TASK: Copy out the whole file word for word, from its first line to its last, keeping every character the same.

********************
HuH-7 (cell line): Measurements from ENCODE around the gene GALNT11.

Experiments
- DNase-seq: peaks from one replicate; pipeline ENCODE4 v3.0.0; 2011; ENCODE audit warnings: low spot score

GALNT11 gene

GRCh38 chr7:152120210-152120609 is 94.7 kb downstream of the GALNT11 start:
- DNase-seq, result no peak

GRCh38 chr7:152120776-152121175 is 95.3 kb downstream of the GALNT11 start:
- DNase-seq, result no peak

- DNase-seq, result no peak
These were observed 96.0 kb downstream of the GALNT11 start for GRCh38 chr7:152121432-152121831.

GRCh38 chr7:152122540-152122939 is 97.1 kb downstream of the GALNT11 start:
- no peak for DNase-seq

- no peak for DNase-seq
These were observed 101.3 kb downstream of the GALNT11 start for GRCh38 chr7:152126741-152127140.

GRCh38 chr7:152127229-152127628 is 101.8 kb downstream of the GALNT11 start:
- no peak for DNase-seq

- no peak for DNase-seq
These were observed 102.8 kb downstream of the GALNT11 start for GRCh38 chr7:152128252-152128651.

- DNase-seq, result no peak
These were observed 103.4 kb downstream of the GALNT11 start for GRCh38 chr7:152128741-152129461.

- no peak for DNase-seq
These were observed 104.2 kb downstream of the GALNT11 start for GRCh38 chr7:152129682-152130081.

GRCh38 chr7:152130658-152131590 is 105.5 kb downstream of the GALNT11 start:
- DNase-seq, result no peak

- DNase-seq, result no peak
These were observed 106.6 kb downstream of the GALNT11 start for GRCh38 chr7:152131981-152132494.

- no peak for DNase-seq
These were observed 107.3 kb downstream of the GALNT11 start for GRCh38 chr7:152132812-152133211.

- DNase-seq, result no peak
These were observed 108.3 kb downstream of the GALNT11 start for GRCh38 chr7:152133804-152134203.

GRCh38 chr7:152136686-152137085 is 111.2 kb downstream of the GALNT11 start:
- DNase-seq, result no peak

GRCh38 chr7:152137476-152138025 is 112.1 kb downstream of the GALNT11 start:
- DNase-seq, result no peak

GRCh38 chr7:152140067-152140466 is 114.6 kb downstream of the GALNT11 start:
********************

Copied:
HuH-7 (cell line): Measurements from ENCODE around the gene GALNT11.

Experiments
- DNase-seq: peaks from one replicate; pipeline ENCODE4 v3.0.0; 2011; ENCODE audit warnings: low spot score

GALNT11 gene

GRCh38 chr7:152120210-152120609 is 94.7 kb downstream of the GALNT11 start:
- DNase-seq, result no peak

GRCh38 chr7:152120776-152121175 is 95.3 kb downstream of the GALNT11 start:
- DNase-seq, result no peak

- DNase-seq, result no peak
These were observed 96.0 kb downstream of the GALNT11 start for GRCh38 chr7:152121432-152121831.

GRCh38 chr7:152122540-152122939 is 97.1 kb downstream of the GALNT11 start:
- no peak for DNase-seq

- no peak for DNase-seq
These were observed 101.3 kb downstream of the GALNT11 start for GRCh38 chr7:152126741-152127140.

GRCh38 chr7:152127229-152127628 is 101.8 kb downstream of the GALNT11 start:
- no peak for DNase-seq

- no peak for DNase-seq
These were observed 102.8 kb downstream of the GALNT11 start for GRCh38 chr7:152128252-152128651.

- DNase-seq, result no peak
These were observed 103.4 kb downstream of the GALNT11 start for GRCh38 chr7:152128741-152129461.

- no peak for DNase-seq
These were observed 104.2 kb downstream of the GALNT11 start for GRCh38 chr7:152129682-152130081.

GRCh38 chr7:152130658-152131590 is 105.5 kb downstream of the GALNT11 start:
- DNase-seq, result no peak

- DNase-seq, result no peak
These were observed 106.6 kb downstream of the GALNT11 start for GRCh38 chr7:152131981-152132494.

- no peak for DNase-seq
These were observed 107.3 kb downstream of the GALNT11 start for GRCh38 chr7:152132812-152133211.

- DNase-seq, result no peak
These were observed 108.3 kb downstream of the GALNT11 start for GRCh38 chr7:152133804-152134203.

GRCh38 chr7:152136686-152137085 is 111.2 kb downstream of the GALNT11 start:
- DNase-seq, result no peak

GRCh38 chr7:152137476-152138025 is 112.1 kb downstream of the GALNT11 start:
- DNase-seq, result no peak

GRCh38 chr7:152140067-152140466 is 114.6 kb downstream of the GALNT11 start: